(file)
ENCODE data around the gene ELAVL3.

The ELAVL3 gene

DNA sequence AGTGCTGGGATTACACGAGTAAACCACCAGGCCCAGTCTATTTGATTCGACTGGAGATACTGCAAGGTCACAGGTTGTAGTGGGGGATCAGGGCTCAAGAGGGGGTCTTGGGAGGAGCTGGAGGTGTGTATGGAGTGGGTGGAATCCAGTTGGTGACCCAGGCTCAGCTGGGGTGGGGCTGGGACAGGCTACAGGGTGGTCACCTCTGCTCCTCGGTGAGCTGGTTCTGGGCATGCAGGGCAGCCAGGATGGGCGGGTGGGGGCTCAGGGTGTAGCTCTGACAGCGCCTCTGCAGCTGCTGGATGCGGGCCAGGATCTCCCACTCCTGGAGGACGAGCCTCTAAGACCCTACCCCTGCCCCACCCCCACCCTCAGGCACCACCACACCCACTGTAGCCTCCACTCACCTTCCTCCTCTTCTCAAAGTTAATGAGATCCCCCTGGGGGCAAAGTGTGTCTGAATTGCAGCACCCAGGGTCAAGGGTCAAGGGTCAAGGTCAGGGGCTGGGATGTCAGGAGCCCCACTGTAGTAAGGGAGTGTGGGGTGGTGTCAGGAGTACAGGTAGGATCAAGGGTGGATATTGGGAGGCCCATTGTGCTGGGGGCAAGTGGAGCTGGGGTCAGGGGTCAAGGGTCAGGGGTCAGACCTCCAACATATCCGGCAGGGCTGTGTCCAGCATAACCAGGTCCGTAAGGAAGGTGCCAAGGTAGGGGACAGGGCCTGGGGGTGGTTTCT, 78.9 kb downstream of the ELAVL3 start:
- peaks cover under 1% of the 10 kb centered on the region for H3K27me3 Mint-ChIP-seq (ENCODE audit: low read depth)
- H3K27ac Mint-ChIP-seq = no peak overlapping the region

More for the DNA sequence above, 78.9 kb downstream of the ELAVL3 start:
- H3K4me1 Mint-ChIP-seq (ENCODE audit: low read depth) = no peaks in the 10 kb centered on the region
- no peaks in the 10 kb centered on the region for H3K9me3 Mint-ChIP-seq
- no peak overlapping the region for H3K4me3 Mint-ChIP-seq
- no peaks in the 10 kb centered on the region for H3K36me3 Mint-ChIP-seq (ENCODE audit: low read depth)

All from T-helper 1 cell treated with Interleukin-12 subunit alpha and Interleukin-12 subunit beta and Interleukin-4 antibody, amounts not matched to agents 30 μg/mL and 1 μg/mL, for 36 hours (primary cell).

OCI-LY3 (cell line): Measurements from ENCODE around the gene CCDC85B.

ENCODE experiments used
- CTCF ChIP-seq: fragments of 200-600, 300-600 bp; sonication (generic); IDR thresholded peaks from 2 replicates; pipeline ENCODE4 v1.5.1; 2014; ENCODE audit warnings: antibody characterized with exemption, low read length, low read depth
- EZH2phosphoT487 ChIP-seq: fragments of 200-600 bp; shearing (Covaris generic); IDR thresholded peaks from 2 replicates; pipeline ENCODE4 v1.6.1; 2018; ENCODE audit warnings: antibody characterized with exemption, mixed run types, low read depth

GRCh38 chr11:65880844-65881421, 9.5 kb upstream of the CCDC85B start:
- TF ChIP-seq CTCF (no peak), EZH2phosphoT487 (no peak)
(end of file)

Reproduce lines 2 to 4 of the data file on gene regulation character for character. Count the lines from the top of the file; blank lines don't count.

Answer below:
The ELAVL3 gene

DNA sequence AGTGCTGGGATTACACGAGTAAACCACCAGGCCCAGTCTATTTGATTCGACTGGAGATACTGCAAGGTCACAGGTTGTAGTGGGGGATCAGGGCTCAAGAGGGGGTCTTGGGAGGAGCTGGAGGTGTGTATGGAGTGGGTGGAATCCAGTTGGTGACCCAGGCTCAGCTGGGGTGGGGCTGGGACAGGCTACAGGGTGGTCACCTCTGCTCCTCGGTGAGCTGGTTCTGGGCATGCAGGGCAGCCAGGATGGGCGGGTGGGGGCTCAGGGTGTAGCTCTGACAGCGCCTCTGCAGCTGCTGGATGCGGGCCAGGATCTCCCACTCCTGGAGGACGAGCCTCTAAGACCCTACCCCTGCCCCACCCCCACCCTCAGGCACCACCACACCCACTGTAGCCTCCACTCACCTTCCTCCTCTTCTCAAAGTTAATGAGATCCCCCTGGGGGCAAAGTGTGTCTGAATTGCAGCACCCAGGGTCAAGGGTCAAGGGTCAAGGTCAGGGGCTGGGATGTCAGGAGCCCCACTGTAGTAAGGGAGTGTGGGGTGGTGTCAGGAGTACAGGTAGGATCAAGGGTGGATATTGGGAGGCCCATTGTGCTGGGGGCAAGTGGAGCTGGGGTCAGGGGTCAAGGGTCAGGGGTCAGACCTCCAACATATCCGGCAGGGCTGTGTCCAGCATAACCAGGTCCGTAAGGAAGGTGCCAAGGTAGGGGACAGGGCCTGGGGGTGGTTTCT, 78.9 kb downstream of the ELAVL3 start:
- peaks cover under 1% of the 10 kb centered on the region for H3K27me3 Mint-ChIP-seq (ENCODE audit: low read depth)